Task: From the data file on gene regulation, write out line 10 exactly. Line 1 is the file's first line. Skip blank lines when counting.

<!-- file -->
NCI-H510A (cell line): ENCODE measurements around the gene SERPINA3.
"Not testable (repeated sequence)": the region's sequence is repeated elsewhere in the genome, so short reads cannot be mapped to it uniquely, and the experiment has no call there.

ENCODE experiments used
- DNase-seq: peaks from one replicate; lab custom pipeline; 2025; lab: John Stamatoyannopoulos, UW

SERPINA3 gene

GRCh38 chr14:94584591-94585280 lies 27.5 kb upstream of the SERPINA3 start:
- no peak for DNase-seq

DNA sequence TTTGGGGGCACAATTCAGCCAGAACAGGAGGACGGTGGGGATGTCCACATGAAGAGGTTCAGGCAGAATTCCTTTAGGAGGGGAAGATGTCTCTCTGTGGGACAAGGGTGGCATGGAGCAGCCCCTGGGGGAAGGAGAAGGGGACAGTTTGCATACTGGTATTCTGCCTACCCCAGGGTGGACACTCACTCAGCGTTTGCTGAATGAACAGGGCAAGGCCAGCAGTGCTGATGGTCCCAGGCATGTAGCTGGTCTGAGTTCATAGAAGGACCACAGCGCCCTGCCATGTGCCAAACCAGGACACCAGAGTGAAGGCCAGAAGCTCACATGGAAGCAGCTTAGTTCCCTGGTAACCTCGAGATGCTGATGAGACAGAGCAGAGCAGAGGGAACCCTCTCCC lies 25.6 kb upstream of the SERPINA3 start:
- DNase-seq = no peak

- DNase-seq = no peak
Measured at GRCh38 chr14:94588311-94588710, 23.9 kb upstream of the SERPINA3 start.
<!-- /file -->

- DNase-seq = no peak